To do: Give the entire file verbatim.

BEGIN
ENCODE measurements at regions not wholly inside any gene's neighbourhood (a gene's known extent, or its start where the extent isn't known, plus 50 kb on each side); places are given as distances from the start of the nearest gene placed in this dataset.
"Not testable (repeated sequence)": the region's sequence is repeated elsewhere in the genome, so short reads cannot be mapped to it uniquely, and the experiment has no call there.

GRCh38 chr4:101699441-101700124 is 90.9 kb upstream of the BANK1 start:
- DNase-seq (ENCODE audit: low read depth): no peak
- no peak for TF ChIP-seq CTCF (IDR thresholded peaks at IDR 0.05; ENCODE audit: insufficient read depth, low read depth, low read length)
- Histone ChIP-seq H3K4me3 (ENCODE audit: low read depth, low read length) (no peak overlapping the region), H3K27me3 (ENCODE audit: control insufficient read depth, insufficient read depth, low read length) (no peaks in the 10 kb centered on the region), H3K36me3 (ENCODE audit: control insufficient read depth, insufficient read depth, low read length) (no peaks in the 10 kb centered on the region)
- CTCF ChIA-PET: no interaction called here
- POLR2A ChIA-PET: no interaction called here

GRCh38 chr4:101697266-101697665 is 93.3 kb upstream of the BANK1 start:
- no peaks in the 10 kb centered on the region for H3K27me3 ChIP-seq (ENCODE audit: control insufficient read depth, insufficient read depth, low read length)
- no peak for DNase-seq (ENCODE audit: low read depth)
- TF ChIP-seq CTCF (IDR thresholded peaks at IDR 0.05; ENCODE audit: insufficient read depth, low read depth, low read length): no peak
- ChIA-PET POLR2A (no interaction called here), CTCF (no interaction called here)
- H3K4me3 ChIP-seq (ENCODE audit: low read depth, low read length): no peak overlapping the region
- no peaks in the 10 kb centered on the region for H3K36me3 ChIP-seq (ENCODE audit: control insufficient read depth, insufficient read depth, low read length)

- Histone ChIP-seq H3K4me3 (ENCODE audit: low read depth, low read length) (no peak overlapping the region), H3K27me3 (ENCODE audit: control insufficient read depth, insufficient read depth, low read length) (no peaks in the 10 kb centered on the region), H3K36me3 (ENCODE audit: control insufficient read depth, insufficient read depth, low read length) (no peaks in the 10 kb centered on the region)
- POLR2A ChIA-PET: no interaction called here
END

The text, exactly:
ENCODE measurements at regions not wholly inside any gene's neighbourhood (a gene's known extent, or its start where the extent isn't known, plus 50 kb on each side); places are given as distances from the start of the nearest gene placed in this dataset.
"Not testable (repeated sequence)": the region's sequence is repeated elsewhere in the genome, so short reads cannot be mapped to it uniquely, and the experiment has no call there.

GRCh38 chr4:101699441-101700124 is 90.9 kb upstream of the BANK1 start:
- DNase-seq (ENCODE audit: low read depth): no peak
- no peak for TF ChIP-seq CTCF (IDR thresholded peaks at IDR 0.05; ENCODE audit: insufficient read depth, low read depth, low read length)
- Histone ChIP-seq H3K4me3 (ENCODE audit: low read depth, low read length) (no peak overlapping the region), H3K27me3 (ENCODE audit: control insufficient read depth, insufficient read depth, low read length) (no peaks in the 10 kb centered on the region), H3K36me3 (ENCODE audit: control insufficient read depth, insufficient read depth, low read length) (no peaks in the 10 kb centered on the region)
- CTCF ChIA-PET: no interaction called here
- POLR2A ChIA-PET: no interaction called here

GRCh38 chr4:101697266-101697665 is 93.3 kb upstream of the BANK1 start:
- no peaks in the 10 kb centered on the region for H3K27me3 ChIP-seq (ENCODE audit: control insufficient read depth, insufficient read depth, low read length)
- no peak for DNase-seq (ENCODE audit: low read depth)
- TF ChIP-seq CTCF (IDR thresholded peaks at IDR 0.05; ENCODE audit: insufficient read depth, low read depth, low read length): no peak
- ChIA-PET POLR2A (no interaction called here), CTCF (no interaction called here)
- H3K4me3 ChIP-seq (ENCODE audit: low read depth, low read length): no peak overlapping the region
- no peaks in the 10 kb centered on the region for H3K36me3 ChIP-seq (ENCODE audit: control insufficient read depth, insufficient read depth, low read length)

- Histone ChIP-seq H3K4me3 (ENCODE audit: low read depth, low read length) (no peak overlapping the region), H3K27me3 (ENCODE audit: control insufficient read depth, insufficient read depth, low read length) (no peaks in the 10 kb centered on the region), H3K36me3 (ENCODE audit: control insufficient read depth, insufficient read depth, low read length) (no peaks in the 10 kb centered on the region)
- POLR2A ChIA-PET: no interaction called here